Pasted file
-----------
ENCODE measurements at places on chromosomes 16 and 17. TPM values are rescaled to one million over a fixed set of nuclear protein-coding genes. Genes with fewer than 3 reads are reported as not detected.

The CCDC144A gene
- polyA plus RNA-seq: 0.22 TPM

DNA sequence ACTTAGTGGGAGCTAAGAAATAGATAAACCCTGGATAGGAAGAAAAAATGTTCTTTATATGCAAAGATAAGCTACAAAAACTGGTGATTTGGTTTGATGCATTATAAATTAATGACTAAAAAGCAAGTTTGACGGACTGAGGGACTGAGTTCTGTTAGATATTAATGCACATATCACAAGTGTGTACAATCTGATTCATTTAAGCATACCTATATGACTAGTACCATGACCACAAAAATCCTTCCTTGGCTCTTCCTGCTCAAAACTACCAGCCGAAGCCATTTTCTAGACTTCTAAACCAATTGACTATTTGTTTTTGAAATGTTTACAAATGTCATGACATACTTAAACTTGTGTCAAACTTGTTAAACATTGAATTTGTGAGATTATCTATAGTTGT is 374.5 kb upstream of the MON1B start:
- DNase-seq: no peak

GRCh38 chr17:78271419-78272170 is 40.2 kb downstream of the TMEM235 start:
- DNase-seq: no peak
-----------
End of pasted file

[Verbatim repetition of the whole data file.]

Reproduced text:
ENCODE measurements at places on chromosomes 16 and 17. TPM values are rescaled to one million over a fixed set of nuclear protein-coding genes. Genes with fewer than 3 reads are reported as not detected.

The CCDC144A gene
- polyA plus RNA-seq: 0.22 TPM

DNA sequence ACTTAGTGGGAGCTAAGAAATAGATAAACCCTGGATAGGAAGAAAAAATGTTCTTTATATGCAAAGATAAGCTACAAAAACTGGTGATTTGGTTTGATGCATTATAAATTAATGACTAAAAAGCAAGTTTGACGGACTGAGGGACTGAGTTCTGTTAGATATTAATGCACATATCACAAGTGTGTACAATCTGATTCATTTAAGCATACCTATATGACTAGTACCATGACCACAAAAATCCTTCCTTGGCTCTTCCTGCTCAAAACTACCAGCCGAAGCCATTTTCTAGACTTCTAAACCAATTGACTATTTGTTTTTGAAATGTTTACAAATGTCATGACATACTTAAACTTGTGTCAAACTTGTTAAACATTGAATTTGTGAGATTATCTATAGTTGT is 374.5 kb upstream of the MON1B start:
- DNase-seq: no peak

GRCh38 chr17:78271419-78272170 is 40.2 kb downstream of the TMEM235 start:
- DNase-seq: no peak